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Reagan-Appointed Judge Overturns Several of Indiana’s Pro-Life Laws

Lower-court setbacks may prove beneficial in long-range push to overturn Roe v. Wade...

(Headline USA) A federal judge ruled Tuesday that several of Indiana’s laws restricting abortion are unconstitutional, including the state’s ban on telemedicine consultations between doctors and women seeking abortions.

However, the judge’s ruling also upheld other state abortion limits that were challenged in a broad lawsuit filed by Virginia-based Whole Woman’s Health Alliance in 2018 as it fought the denial of a license to open an abortion clinic in South Bend.

U.S. District Court Judge Sarah Evans Barker, a Ronald Reagan appointee, issued a permanent injunction against the telemedicine ban, along with state laws requiring in-person examinations by a doctor before medication abortions and the prohibition on second-trimester abortions outside hospitals or surgery centers.

Barker also ruled against state laws requiring that women seeking abortions be told human life begins when the egg is fertilized and that a fetus might feel pain at or before 20 weeks.

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The state attorney general’s office has been defending those laws in court. The office didn’t immediately reply Tuesday to a request for comment but has appealed similar rulings against Indiana abortion laws to the 7th Circuit Court of Appeals.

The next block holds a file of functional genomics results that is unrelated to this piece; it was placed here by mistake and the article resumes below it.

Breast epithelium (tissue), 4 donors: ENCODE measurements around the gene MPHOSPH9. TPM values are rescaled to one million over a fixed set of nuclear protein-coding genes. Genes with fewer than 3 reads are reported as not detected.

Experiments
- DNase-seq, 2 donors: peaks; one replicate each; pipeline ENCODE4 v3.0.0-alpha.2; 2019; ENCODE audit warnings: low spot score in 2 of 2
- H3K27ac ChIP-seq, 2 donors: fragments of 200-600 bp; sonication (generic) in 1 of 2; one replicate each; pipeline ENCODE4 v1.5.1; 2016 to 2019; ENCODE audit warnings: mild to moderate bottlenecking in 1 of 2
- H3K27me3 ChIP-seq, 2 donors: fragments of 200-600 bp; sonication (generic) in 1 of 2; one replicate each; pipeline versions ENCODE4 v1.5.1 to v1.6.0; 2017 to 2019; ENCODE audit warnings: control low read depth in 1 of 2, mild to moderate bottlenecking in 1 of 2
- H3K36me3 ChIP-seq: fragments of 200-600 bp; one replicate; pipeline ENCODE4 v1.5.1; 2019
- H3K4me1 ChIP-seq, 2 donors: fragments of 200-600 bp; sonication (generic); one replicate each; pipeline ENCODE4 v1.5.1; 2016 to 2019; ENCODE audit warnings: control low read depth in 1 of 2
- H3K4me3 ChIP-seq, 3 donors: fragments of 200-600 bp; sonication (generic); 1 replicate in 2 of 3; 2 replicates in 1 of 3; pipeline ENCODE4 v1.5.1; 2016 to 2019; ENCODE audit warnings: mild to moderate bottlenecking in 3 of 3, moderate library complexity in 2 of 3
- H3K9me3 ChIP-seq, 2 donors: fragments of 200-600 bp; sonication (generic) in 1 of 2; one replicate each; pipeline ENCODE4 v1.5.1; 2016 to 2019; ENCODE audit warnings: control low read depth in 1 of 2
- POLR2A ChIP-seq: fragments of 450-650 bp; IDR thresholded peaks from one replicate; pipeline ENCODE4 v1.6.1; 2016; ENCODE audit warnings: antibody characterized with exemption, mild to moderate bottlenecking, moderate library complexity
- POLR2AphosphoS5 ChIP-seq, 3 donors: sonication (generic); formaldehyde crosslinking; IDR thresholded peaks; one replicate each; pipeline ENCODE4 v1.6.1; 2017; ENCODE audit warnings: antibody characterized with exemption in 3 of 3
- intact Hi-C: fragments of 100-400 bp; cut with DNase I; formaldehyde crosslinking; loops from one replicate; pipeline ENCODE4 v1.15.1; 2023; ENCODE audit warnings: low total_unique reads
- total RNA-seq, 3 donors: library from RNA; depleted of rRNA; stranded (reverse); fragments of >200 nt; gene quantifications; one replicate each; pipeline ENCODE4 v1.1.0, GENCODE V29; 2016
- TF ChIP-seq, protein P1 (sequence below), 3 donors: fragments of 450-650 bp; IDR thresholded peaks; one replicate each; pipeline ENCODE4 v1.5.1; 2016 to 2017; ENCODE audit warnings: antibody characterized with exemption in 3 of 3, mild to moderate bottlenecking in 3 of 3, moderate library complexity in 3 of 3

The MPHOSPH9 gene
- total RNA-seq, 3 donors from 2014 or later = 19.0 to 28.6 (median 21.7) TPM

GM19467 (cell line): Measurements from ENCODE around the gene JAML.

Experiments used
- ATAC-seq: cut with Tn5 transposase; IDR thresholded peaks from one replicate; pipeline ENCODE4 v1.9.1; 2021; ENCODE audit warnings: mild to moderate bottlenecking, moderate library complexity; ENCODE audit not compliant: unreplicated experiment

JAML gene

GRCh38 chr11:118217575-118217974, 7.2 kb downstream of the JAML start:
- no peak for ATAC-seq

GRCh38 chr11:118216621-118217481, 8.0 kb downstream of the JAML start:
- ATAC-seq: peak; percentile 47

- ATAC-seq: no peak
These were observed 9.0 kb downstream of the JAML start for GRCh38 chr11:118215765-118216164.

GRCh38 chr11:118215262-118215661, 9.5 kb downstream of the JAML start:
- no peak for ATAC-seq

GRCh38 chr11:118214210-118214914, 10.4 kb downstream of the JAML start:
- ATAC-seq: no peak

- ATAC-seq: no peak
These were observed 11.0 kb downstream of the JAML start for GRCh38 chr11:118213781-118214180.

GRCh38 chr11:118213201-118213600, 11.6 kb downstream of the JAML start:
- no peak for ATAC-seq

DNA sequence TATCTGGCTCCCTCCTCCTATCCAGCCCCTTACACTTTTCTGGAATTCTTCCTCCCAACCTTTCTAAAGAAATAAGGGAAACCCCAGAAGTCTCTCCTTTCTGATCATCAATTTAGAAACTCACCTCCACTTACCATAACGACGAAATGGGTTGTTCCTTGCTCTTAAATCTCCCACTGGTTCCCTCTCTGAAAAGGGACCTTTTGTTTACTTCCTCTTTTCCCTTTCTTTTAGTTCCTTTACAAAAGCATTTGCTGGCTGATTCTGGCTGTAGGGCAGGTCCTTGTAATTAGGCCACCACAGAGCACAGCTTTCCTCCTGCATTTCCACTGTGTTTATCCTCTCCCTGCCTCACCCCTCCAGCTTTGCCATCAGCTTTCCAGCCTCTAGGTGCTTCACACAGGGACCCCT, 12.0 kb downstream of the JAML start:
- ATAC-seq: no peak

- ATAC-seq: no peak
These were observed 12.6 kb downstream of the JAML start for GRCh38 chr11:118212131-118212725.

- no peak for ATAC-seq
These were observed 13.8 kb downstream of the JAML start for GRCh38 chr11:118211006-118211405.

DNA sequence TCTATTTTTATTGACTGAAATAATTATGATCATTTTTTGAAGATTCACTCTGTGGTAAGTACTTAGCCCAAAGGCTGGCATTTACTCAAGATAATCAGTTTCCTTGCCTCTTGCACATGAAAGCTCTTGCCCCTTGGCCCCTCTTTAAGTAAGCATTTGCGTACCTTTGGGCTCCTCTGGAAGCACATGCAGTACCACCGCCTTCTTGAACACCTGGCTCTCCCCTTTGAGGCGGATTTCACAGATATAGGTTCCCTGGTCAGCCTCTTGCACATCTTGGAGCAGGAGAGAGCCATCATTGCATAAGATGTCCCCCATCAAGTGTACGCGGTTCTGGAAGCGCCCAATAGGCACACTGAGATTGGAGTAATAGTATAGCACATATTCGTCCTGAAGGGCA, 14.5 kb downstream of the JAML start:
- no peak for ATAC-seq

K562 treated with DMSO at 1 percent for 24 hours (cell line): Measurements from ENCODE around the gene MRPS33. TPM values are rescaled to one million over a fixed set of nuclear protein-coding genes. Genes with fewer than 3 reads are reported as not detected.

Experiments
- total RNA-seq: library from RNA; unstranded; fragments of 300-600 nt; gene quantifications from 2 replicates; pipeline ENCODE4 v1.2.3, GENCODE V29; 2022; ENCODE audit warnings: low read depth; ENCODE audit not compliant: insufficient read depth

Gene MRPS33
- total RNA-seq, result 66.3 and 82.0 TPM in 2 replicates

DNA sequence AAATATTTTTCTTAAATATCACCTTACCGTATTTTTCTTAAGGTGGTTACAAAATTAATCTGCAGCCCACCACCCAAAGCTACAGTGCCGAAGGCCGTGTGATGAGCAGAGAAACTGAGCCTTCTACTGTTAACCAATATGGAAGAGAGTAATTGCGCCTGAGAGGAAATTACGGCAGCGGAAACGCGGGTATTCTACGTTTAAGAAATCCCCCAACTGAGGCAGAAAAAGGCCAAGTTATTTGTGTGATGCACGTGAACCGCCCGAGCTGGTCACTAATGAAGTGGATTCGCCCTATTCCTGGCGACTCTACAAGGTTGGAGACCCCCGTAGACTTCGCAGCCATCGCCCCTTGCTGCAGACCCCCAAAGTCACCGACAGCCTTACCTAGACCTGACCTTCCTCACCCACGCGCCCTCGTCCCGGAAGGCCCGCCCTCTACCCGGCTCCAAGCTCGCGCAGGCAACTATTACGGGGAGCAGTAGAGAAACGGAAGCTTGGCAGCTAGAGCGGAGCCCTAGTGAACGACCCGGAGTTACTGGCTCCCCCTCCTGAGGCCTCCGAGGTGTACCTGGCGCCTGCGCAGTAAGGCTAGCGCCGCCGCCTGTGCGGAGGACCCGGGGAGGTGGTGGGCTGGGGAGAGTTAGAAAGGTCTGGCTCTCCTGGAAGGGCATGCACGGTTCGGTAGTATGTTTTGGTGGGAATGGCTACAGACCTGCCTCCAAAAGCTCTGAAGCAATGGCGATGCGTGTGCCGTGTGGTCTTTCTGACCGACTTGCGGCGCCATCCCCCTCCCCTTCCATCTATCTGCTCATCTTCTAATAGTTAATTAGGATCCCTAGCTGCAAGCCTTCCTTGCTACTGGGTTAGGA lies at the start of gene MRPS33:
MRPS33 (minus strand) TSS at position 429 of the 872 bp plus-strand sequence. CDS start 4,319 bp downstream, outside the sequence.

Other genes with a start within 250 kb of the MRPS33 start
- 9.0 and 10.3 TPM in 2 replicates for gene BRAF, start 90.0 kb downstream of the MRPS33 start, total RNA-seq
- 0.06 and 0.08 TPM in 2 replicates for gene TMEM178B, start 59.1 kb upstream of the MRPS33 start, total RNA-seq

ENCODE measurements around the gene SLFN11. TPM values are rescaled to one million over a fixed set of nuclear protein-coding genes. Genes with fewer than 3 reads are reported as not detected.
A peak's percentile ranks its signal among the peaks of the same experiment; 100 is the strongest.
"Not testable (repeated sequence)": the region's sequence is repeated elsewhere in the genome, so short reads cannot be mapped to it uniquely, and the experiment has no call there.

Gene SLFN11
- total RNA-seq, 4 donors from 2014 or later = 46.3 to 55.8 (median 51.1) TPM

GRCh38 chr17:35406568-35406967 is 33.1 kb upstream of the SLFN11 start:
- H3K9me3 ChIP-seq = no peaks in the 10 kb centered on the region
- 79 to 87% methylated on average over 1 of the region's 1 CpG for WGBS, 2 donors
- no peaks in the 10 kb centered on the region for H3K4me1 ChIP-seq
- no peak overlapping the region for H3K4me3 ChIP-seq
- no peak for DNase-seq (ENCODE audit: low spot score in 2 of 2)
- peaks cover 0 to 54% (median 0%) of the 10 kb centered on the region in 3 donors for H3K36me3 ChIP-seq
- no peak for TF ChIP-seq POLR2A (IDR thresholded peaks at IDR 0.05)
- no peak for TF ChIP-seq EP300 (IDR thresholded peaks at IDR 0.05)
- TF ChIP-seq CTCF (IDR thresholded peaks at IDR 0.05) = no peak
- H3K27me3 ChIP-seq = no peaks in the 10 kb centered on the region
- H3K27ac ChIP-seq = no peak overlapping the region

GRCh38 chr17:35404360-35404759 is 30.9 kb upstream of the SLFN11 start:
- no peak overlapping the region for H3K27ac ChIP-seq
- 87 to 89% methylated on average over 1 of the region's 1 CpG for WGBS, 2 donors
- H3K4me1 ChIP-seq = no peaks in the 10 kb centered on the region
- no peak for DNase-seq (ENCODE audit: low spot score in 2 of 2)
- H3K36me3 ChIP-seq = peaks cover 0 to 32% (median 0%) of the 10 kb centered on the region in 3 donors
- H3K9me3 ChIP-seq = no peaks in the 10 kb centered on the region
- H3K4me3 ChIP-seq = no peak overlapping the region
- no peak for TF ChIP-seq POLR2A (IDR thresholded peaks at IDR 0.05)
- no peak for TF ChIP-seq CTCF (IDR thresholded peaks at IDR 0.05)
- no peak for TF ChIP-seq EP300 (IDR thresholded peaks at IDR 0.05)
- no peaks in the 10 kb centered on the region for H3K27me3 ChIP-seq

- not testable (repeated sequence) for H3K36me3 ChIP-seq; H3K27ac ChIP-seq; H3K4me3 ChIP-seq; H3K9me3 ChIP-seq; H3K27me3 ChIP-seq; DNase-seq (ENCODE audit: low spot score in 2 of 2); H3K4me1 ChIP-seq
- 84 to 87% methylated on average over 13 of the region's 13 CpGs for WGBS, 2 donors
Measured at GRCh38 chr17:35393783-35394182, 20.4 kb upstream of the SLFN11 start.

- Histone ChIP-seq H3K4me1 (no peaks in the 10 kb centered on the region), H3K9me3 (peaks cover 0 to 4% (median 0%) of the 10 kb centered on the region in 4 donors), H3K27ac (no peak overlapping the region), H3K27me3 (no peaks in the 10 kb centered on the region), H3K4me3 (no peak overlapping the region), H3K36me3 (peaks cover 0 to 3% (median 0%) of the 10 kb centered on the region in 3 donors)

Abortion rulings are being closely watched as pro-life advocates hope a conservative majority on the Supreme Court may lead it to overturning the controversial Roe v. Wade decision and others that have long been deemed judicial overreach, establishing a de-facto abortion right without ever having gone through the necessary legislative channels.

Even defeats in the lower courts are welcomed as they help to pave the way for the proper case to be tried before the high court.

One such case, involving recent heartbeat laws passed by the Mississippi legislature, has been supported by at least a dozen other red-state attorneys general.

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Adapted from reporting by the Associated Press

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